Regarding the story "The Iraqi"

Hi Jesse,

I'm writing to inform you that we will not be publishing your submission The Iraqi. That said, I thought it was well written; however, I wanted to ask you some questions about it.

Why write this story?

My general feeling after reading this story was that there was a confusion of stakes and controversial or edgy subject matter. At first i was intrigued by the Iraqi's violent behavior, but when it turned into what seemed to me as an almost predictably trite reflection of xenophobic stereotypes you lost me. If this had been accomplished by showing his actions as a reaction to the stereotyping of his peers it would have carried a much different and I think weightier meaning. Instead based on the narrators tone and the final resolution of the story (the redemptive line about the Iraqi being a good worker) we are invited to assume that the Iraqi's American coworkers have been accepting of this man despite his eccentricities, and legal and social transgressions.

Did this story come from life? If not why tell it? If so why tell it this way?

You clearly have a firm grasp on structure and your voice is well developed. That said in this story it was my reading that you engaged a somewhat controversial subject matter with out illuminating any new complexity.  Please feel free to submit with us again, and I apologize if this email sounds preachy or like an undergrad writing workshop. Know that the reason I took the time to write it was because I enjoyed reading you work but did not find this piece suitable for our publication.


Ben W****n, Editor


Hi Ben,

Why a man writes a story is often mysterious, and best left that way. This story came from life. I worked alongside the Iraqi for three months at a cannery in the Alaskan north. I tried to write it so that a reader would have this experience. Perhaps it is less a story then, and more an example.

Xenophobia and stereotypes are of no concern to me. Anytime a writer gets caught up in the consideration or application of extra-literary ideas and theorizing, his writing goes to shit and is forever marked by the politics of his time. A writer should write for all-time, not the fashionable -ism of his day. This means that he must constantly bracket his judgments, his political leanings, the cultural cliches that would tempt him. The Greeks had a word for this rigorous examination of life, the "epoche", and for both them and me, it is the only honest way of looking at the world and making art of it.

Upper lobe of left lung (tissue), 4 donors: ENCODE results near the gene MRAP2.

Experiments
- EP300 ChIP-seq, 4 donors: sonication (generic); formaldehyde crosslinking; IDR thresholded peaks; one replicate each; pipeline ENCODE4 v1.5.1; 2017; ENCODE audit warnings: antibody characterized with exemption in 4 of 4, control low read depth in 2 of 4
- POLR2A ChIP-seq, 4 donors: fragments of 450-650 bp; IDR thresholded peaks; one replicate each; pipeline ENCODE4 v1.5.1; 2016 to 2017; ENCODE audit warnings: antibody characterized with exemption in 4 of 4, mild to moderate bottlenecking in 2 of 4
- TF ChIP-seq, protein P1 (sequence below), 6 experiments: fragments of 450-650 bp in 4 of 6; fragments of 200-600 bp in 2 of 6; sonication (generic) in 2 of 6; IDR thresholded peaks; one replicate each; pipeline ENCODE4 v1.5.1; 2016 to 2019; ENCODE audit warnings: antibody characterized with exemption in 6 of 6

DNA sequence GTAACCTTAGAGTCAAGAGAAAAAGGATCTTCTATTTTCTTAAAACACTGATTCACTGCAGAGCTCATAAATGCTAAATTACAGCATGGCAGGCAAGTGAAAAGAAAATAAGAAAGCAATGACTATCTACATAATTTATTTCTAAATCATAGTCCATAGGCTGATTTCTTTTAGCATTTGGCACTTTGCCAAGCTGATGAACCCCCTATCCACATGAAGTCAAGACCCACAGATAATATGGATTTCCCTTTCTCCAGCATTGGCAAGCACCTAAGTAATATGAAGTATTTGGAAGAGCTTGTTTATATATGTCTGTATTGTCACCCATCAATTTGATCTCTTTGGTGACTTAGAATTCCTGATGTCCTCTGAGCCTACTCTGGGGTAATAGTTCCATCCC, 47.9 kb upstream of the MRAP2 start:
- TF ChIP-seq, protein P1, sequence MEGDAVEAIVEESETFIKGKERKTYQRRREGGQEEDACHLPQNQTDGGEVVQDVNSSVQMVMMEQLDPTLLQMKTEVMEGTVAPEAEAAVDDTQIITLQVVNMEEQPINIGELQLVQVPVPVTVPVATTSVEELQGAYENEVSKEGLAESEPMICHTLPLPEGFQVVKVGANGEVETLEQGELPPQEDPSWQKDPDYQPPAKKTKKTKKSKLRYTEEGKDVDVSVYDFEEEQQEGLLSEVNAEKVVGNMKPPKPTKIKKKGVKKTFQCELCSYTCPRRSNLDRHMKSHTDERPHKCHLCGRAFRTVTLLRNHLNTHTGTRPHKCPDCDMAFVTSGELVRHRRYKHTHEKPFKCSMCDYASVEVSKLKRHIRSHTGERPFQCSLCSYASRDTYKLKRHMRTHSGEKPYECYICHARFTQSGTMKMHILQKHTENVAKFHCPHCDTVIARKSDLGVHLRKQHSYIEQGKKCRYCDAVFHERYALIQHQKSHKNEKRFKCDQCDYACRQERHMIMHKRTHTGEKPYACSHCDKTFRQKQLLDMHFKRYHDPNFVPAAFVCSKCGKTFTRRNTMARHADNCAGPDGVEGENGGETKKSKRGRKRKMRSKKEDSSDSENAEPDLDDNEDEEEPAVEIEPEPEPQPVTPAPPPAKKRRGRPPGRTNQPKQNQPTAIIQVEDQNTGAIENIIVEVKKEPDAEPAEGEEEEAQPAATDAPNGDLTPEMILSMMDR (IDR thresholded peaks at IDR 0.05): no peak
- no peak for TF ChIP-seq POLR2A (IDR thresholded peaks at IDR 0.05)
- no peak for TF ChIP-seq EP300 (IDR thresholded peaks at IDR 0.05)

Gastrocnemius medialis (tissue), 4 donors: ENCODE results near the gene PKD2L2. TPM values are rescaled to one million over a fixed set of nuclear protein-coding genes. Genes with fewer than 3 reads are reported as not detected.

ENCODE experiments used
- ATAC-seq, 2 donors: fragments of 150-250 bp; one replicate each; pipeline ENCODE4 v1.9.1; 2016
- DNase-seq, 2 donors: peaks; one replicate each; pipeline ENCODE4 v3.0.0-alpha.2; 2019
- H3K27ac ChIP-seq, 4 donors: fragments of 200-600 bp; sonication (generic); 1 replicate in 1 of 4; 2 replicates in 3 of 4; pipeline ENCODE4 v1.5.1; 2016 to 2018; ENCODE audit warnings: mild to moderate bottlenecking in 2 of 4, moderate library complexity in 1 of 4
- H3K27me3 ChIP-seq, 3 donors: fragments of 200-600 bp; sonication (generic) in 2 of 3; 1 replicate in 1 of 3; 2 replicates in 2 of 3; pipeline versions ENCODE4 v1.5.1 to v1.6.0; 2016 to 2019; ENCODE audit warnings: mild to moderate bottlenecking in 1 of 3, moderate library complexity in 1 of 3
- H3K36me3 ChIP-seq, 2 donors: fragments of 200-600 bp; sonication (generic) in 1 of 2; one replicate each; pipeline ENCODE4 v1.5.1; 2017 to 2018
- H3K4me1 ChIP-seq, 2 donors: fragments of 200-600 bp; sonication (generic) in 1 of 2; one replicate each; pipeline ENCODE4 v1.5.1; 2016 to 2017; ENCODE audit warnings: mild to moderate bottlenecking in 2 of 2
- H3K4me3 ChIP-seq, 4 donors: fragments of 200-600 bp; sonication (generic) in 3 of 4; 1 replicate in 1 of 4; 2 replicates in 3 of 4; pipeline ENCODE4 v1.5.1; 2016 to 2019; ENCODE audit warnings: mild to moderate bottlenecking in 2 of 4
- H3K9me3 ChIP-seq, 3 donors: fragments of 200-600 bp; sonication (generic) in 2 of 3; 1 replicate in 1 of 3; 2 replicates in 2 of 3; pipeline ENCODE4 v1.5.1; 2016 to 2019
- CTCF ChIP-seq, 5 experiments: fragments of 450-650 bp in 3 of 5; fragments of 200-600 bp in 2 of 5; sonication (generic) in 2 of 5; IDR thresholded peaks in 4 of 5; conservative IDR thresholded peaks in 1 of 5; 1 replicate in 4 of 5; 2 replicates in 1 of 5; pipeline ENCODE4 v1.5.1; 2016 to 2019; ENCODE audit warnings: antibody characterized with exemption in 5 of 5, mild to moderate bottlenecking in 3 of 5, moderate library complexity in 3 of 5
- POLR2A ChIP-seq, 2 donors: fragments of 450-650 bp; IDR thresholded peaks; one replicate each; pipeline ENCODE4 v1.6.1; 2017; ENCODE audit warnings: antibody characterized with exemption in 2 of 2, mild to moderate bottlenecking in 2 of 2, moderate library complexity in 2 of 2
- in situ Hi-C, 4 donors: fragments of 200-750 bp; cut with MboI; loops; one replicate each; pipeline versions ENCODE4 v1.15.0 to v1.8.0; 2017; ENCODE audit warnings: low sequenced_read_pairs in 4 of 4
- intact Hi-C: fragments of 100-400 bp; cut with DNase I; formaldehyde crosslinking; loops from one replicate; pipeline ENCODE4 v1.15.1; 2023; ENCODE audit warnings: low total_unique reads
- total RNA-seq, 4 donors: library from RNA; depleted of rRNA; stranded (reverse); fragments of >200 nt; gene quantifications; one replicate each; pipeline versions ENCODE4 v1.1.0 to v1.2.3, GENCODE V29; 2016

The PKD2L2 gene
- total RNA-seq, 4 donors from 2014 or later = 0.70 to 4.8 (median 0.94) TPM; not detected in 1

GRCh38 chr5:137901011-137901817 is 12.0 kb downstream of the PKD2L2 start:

Perhaps a writer with university training would have "corrected" these failings in the story. But then it would no longer be about the Iraqi I knew. If the Iraqi does embody some stereotype who am I to change him? That is not the writer's duty. Stereotypes are often valid cultural shorthand, containing valuable truths however uncomfortable.

Thank you for the response as well as the compliments regarding voice and style. I have more stories, and will see about submitting a less controversial one in the future.

Best Regards,



  1. Just came back from several hours in a university library. The wind was still. Get back home and read this exchange and the hair has blown back forcefully. Not quite as forcefully as Ruta 3 (could you please post exchanges with literary journals that will blow my hair back that forcefully in the future?), but pretty damn forcefully.
    Saint Maximin

  2. This goes back to the Greeks and older people in a few ways. One is how you tell it. Do you turn it into something else, like poetry? What the hell is poetry and what is the transformation? Why did that Greek statist want to banish the poets? Think of how women on Facebook selectively drop phrases and photos to mask the aching reality of their being. People don't know what to do with anything raw. Women will thank you 'for your honesty' What the fuck does that mean? Are there really others wired to be anything other than honest? (Read: woman). The man can't believe you write and don't menstruate. He can't distinguish between the 'perpetuation of stereotypes' and a guy writing down what happened (like in a police report) because he's a far, far lost man. Lost in what sense? The man hasn't spent time outside alone in the wilderness. Nature rights everything. everything. He never ran out of water. He never had the wind drive him mad. Jesus, the man knows nothing of the force of wind. Would you trust a man who knows nothing about the force of wind?


Copyright © Moraline Free